Because cholesterol is usually spoken about in nothing but the negative, it’s important to distinguish that there are in fact different types. Let’s look at the broad strokes: cholesterol doesn’t dissolve in your blood and is transported through your bloodstream by lipoproteins, which, if you haven’t guessed from the title, are comprised of lipid (fat) and proteins. Two types of lipoproteins carry cholesterol to and from your cells?
LDL (or low-density) cholesterol is the bad kind. This is because it contributes to the deposits that can not only make your arteries less flexible but can also clog them.
HDL (high density) cholesterol is good for you because it helps to remove the bad LDL from the arteries. HDLs essentially remove LDL to the liver where they are broken down to be passed from your body.
Triglycerides are a type of fat that store your excess energy. A lack of exercise, smoking, and obesity are reasons for high levels of triglycerides. When these levels are high it’s usually a sign of higher LDL and lower HDL.
How Can You Lower Your LDL Cholesterol?
A 2012 Harvard study found that exercise alone doesn’t lower your LDL and total cholesterol levels. Adding aerobic exercise has been proven to enhance the effect of lowering lipids, but the foundation of lowering your bad cholesterol comes from a healthy diet that is good for your heart.
To begin, let’s identify the causes and what to avoid. This means saturated and trans fats. You can do this by checking food labels and knowing where they might inadvertently wind up in your diet. Saturates fats can be found in meat, seafood and dairy products, which are sources of many good nutrients your body needs. Saturated fats can increase your cholesterol and LDL. Because of that, it’s a good idea to find substitutes, such as switching butter for veg oils and having chicken instead of red meat.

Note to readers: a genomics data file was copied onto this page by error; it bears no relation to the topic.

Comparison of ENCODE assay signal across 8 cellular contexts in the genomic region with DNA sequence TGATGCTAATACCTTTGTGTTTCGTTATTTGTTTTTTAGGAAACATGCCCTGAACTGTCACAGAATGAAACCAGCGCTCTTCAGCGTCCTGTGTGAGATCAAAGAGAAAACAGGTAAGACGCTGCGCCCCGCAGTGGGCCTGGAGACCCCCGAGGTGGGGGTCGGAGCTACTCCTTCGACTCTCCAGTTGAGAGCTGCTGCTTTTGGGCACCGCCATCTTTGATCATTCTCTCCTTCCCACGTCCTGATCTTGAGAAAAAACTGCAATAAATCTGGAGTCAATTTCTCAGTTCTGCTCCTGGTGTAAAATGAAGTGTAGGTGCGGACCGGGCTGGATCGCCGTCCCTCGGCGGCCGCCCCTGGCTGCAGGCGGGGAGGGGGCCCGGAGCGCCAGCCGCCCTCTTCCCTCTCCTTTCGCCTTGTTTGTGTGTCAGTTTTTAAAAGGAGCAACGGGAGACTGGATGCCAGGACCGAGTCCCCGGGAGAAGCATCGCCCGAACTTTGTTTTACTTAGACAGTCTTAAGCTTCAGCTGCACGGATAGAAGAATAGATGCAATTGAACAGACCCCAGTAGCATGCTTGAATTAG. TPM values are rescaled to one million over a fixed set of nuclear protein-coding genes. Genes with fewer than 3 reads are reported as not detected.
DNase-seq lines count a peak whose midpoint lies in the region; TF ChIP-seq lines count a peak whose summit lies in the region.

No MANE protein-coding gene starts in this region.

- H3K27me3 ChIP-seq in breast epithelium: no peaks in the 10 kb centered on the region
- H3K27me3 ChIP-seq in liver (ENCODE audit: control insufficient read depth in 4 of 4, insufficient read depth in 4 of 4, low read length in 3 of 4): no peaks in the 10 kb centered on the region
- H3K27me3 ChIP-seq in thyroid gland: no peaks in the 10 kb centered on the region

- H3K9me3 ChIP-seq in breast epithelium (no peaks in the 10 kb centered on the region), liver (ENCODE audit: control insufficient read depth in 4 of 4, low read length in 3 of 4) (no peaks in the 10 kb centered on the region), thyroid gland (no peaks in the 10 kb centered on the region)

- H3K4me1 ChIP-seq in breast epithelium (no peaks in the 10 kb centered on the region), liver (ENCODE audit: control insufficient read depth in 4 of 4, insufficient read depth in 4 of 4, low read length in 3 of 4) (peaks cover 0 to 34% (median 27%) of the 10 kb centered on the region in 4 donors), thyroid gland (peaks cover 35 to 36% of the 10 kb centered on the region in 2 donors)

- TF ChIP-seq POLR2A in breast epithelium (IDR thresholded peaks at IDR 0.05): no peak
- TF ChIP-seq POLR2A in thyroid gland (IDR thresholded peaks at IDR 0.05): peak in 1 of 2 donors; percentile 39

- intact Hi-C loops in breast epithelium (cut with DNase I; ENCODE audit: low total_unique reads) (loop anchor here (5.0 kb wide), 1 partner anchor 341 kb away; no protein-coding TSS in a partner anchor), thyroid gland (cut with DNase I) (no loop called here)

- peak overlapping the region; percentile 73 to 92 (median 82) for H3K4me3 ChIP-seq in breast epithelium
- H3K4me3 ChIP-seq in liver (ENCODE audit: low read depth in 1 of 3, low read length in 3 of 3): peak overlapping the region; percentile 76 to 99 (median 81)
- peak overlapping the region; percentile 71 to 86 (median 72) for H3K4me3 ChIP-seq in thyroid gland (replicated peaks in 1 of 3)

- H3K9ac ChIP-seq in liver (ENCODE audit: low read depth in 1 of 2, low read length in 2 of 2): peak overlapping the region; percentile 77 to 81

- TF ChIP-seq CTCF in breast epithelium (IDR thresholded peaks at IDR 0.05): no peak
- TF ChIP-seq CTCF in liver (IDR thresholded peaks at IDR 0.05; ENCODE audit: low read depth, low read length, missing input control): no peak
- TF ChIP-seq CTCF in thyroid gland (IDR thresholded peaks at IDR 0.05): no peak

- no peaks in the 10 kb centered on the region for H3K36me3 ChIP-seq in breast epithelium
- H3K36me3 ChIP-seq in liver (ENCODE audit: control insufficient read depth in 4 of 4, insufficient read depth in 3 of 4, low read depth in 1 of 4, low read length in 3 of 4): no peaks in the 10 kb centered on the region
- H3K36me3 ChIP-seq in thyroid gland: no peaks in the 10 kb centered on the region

Likewise, try to knock trans fats on the head, which increases your total bad cholesterol and lower the good kind. These are found in processed and fried foods, meaning fast food and takeaways are out of the question.
Replacements For The Foods That Increase LDL?
By eating more polyunsaturated fats and monounsaturated fats you can raise HDL and lower LDL, so be on the lookout for more recipes that get canola oil, olive oil, peanut oil, nuts, seeds, and avocados into your diet.
It’s not all about sacrifice and what you can’t have; instead, it’s about eating what you need and knowing what the right fuel is. For example, whole grains, rice, and oats are excellent sources of fibre that your body breaks down over a longer period. This means that they’ll fill you up and keep you feeling hungry for longer while providing the energy you need to get on with your day-to-day.
It’s often the case that lower fat or no fat substitutes are not ideal for your cholesterol levels as manufacturers replace the fat with higher levels of sugar. This is where your five-a-day comes in. If you’ve got a sweet tooth, fill up on fruits and veg, which contain many ingredients that help to lower your cholesterol.